Genre: Sports Developer: Imagitec Design, Inc. Publisher: American Softworks Players: 1 Released: 1996
TNN ’96 is the sequel to the first TNN game, which I happened to really like. It was a great fishing game that was in some ways ahead of its time and offered plenty of customization. In three years, Imagitec Design had a lot of time to improve the design. So is this game a newer, shinier, better-playing game, or is it an unnecessary sequel?
Well, both of those, actually. The music is pretty much the same as the first game: peppy, fast-paced banjo riffs that just don’t sound good filtered through a Genesis sound chip. The melodies don’t seem to be as catchy as the first game, but there are still a few catchy tunes here and there. The sound effects are a mixed bag as well.
The gameplay is fairly par for the course. You start out the game with some standard tackle but have the chance to shop for some upgrades before entering a tournament or free fishing. You can buy new bait, rods, reels, and even new boats. You get to choose from a pretty wide variety of lures (crankbaits, spinners, jigs, and poppers). You can choose rods from light to heavy, pick from a few different kinds of spinner or open-face reels, and choose 15, 20, or 30 lb. test line. Once you get enough cash, you can even upgrade to three different types of boat. It’s pretty much all carried over from the first game, but here all lures, rods, reels, lines, and boats have nice, clear descriptions, which is a nice upgrade.
So now its time to hit the lake and catch some fish! You get a overhead view of the lake and are able to motor your boat around the various coves and piers and islands. The graphics here look more than decent. The water effects are great, and the islands and land look fine. My only gripe is that the default boat moves painfully slow, and movement is controlled by holding down the up button to go forward and hitting left and right to steer.
Then you set down to fish, and here is where the game falls apart. Instead of the fisherman’s perspective from the boat looking over the water, the fishing here takes place from an overhead perspective. And it is ugly. There are precious few rocks and logs to break up the bland ground, and everything is a murky puke green. And good luck finding the fish because they are also the same green! They blend in so well that you’ll find yourself reeling right over them because they look just like another rock. It’s so disappointing that they chose this after the very nice engine they had for the previous game. Gone is the sidebar, replaced by a tiny bar at the bottom displaying line depth, feet, and the speed of reeling. It’s a major downgrade. Overall, the terrible graphics and color scheme make the game much more frustrating than it needed to be, and not nearly as fun. Hooking fish also seems to be a bit more random than the first game, as sometimes, they will just pop on your line once you reel over them. All in all, it’s not terrible, just terribly disappointing.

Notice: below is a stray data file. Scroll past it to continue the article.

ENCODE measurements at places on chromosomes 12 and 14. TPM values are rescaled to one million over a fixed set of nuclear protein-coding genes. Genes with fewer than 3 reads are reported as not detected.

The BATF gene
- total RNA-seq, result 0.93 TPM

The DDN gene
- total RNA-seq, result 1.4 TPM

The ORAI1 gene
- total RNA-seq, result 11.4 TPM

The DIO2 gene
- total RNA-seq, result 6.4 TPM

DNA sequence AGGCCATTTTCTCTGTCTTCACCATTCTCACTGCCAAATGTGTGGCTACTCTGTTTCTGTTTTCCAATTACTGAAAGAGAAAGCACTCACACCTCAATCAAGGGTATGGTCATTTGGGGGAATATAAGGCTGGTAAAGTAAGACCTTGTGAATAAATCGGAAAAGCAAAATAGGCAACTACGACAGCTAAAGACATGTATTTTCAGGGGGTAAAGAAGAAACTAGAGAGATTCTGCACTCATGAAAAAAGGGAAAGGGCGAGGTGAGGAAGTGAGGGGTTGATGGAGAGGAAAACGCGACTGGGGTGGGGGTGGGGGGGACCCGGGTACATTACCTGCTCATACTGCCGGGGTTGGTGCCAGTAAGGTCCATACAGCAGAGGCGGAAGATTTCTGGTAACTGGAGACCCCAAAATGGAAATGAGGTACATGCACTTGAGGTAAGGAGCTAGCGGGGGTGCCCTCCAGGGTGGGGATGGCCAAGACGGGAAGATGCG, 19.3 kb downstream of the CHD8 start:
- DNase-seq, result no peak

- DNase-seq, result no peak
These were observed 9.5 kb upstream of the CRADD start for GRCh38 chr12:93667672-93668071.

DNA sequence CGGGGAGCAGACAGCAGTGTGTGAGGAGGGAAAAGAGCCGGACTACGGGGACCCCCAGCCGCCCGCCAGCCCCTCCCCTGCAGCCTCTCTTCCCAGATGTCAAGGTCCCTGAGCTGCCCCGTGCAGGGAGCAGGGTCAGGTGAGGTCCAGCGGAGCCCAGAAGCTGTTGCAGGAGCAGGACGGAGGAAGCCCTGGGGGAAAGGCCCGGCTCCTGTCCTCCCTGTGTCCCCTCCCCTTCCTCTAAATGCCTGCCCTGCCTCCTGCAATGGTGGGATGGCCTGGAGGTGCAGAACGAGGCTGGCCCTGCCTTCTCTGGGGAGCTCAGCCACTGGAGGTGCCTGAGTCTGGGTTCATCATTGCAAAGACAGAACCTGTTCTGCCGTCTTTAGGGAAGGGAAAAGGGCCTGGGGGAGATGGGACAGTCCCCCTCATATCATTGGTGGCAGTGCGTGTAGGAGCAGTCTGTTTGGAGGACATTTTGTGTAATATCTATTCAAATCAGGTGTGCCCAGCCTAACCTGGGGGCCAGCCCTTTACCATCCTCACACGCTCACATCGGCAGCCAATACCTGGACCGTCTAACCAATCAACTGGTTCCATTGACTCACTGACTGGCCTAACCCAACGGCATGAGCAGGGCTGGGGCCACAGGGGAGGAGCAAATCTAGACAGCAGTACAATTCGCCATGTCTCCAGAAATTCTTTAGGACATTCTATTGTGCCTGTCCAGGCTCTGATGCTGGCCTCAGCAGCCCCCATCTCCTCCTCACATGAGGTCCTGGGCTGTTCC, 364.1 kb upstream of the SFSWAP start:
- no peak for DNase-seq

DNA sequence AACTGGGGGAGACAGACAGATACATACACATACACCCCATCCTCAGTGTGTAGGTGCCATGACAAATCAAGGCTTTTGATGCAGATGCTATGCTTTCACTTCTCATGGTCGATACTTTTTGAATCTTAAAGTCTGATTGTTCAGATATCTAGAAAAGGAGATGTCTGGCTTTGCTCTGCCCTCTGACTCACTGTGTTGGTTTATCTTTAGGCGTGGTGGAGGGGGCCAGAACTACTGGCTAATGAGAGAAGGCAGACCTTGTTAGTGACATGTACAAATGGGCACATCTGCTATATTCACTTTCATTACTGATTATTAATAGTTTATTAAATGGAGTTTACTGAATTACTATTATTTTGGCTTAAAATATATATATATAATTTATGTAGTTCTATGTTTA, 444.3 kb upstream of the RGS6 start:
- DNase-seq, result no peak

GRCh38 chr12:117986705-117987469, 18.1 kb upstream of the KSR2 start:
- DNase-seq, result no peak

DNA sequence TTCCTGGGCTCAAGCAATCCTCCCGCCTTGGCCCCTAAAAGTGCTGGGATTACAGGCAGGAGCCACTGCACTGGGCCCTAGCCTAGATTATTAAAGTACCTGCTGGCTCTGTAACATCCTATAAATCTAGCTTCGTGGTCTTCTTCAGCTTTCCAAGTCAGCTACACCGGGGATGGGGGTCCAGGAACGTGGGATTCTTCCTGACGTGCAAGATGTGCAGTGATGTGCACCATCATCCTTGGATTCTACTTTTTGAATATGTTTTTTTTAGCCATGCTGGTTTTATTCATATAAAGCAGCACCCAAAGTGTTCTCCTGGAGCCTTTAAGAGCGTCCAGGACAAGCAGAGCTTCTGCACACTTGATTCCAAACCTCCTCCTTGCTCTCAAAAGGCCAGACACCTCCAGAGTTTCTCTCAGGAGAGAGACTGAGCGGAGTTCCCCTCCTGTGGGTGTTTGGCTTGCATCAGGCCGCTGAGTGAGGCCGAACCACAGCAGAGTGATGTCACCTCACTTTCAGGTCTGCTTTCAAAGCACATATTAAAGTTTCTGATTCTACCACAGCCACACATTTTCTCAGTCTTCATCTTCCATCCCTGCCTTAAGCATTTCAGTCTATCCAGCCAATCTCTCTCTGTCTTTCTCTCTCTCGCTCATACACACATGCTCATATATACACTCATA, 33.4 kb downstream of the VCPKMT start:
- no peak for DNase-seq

TNN ’96 ultimately fails to improve upon its predecessor, and in a few areas, it’s markedly worse. The graphics may have been changed (for the better and worse), but it does not have the charm or design of the first game. The interface has been simplified too much, the music is worse, and overall, it’s a downgrade from its older sibling. Is it worth playing? I’d check it out at least. It’s dirt cheap if you want to buy a copy, and it’s still an interesting footnote in the library, but as for me, I’ll stick with the original over this watered-down sequel.
SCORE: 4 out of 10